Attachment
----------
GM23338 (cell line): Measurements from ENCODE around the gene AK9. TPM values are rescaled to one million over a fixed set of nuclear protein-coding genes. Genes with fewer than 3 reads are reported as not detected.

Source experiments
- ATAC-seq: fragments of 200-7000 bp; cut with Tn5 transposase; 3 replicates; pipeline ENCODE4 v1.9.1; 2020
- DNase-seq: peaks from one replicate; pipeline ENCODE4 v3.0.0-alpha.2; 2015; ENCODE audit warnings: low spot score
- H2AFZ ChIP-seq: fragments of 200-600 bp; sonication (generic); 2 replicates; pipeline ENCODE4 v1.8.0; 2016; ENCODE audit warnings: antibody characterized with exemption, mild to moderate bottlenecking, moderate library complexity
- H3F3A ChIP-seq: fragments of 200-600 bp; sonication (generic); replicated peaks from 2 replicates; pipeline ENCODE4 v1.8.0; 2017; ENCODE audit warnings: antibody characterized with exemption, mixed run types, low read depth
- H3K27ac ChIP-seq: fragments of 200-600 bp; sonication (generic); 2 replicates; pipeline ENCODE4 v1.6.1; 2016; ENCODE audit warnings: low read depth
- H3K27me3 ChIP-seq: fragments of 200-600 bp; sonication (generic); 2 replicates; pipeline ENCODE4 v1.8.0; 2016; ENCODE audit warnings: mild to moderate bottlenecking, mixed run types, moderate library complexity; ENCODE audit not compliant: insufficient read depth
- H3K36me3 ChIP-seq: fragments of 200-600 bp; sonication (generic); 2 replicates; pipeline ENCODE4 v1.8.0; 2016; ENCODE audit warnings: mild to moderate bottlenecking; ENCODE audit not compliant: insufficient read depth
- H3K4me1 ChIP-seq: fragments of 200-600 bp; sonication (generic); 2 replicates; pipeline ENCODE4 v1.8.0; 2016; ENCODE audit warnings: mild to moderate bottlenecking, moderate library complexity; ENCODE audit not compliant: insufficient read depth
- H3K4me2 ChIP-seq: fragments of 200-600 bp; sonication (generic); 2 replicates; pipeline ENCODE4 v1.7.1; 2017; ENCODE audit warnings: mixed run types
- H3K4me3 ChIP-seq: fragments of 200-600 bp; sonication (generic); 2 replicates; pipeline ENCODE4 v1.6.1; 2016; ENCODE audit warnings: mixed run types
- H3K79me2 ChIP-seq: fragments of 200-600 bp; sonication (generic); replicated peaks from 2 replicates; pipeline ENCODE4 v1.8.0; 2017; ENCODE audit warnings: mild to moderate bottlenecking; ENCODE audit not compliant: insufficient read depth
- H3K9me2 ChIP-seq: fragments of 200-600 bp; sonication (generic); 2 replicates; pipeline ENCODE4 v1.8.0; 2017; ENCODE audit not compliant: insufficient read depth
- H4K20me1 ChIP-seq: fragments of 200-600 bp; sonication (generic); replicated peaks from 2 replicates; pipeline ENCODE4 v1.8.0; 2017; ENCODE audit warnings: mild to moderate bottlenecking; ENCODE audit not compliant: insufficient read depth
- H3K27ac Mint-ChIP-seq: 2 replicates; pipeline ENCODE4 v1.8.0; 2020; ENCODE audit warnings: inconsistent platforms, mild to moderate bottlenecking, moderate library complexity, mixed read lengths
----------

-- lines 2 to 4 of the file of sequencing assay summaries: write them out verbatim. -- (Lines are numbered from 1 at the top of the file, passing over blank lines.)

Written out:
Source experiments
- ATAC-seq: fragments of 200-7000 bp; cut with Tn5 transposase; 3 replicates; pipeline ENCODE4 v1.9.1; 2020
- DNase-seq: peaks from one replicate; pipeline ENCODE4 v3.0.0-alpha.2; 2015; ENCODE audit warnings: low spot score